At about 196 inches long, the Mirai is roughly the same size on the outside as the very spacious Toyota Avalon, but in a real sense of space it feels barely Corolla-sized on the inside. The back seat simply isn’t enough for 6-footers. If that’s all good, the interior feels like a pleasing mashup of Toyota and Lexus themes, materials, and trims.
How much does the 2021 Toyota Mirai?
The 2021 Mirai XLE costs $50,455, including the $955 destination charge. The Limited model costs $66,955 and adds perforated upholstery, heated and cooled seats all around, and a fold-down armrest/console in back. A full suite of active-safety features are included on all versions.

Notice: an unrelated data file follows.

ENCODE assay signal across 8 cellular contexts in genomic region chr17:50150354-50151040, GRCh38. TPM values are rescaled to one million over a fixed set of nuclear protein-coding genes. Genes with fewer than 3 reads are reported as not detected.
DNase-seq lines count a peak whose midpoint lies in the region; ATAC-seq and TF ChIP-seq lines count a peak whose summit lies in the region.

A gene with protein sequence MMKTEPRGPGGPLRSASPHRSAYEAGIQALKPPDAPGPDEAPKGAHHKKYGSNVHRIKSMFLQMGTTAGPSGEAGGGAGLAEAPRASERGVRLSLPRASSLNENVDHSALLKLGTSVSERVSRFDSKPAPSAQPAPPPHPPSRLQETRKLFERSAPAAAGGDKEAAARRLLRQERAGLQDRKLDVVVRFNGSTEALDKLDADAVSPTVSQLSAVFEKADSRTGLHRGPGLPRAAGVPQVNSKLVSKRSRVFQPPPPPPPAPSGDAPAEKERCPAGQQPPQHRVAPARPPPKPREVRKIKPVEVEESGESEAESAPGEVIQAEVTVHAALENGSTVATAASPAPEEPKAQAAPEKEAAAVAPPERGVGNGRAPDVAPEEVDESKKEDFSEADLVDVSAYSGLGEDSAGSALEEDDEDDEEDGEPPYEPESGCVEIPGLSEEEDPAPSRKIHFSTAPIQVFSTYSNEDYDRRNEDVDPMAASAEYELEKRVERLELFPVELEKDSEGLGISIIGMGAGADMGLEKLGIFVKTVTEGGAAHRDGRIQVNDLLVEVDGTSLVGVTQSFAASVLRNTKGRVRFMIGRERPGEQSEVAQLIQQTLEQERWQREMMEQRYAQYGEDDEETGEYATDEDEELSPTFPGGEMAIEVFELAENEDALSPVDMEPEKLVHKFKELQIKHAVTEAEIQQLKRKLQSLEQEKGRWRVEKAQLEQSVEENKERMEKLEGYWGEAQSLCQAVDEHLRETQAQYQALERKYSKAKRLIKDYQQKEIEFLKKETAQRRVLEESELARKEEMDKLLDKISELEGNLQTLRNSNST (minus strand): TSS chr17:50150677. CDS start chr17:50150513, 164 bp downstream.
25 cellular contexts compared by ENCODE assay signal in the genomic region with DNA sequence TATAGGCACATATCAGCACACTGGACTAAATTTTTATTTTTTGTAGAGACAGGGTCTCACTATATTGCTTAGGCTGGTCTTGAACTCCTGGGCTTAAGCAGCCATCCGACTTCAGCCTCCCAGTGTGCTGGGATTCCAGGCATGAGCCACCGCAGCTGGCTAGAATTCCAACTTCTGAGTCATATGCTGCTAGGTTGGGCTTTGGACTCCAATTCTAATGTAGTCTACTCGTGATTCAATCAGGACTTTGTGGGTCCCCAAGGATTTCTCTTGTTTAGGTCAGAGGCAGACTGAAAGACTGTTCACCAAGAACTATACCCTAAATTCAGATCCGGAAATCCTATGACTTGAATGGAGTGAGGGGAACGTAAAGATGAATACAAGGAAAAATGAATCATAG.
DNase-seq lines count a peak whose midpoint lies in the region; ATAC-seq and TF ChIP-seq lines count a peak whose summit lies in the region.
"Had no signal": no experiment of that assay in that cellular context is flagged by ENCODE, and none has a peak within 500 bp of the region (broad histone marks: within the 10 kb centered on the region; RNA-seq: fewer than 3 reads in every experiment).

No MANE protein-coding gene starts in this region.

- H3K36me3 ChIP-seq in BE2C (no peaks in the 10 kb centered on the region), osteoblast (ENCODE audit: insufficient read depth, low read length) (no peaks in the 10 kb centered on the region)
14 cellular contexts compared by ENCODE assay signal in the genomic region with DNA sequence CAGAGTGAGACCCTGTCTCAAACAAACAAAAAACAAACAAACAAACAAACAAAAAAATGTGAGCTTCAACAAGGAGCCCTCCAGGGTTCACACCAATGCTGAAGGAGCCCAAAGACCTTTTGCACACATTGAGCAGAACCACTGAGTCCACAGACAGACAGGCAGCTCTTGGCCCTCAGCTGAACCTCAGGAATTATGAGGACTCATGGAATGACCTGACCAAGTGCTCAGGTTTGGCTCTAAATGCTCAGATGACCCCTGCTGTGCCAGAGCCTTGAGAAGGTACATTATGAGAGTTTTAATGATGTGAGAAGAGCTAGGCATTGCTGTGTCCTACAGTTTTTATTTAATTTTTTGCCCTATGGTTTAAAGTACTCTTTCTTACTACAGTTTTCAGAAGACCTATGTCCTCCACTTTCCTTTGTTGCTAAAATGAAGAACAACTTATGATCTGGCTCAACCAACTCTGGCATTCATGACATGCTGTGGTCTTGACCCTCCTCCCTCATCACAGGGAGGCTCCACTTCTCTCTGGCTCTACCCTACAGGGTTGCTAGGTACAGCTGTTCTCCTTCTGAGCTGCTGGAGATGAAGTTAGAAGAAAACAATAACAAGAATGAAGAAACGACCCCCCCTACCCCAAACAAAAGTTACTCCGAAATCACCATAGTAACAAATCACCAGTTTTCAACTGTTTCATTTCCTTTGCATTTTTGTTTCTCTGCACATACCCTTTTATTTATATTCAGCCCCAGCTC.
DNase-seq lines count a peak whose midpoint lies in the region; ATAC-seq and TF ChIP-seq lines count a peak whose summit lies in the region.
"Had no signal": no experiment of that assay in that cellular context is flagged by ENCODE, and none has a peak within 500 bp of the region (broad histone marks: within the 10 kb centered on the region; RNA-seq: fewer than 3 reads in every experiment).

Where is the 2021 Toyota Mirai made?
2021 Toyota Mirai
The 2021 Toyota Mirai might just be the best-looking Toyota sedan today.
Is the 2021 Toyota Mirai a good-looking car?
Forget all about the Mirai’s gawky predecessor that closely aligned with the Prius. It’s simultaneously racy and restrained in the way that it teases a sporty profile but offers calming details up close, and it earns a bonus point for that combination, for a rating of 6.
The toned-down look on the outside brings to mind the big Avalon sedan—if it were rebooted for rear-wheel-drive proportions. Inside, it’s hard to pin down the influences; the Mirai mashes up the best from Toyota and Lexus influences. A line of vents cuts diagonally down the instrument panel from the passenger door, with a 12.3-inch infotainment screen canted slightly toward the driver, and it brings to mind the cockpit layout of a sport sedan, only it’s a little too upright, and the choice of textures and soft-touch trims, in subdued yet contrasting hues, fit the billing of sporty yet mature.
2021 Toyota Mirai
The Mirai is graceful in every way, but not all that quick.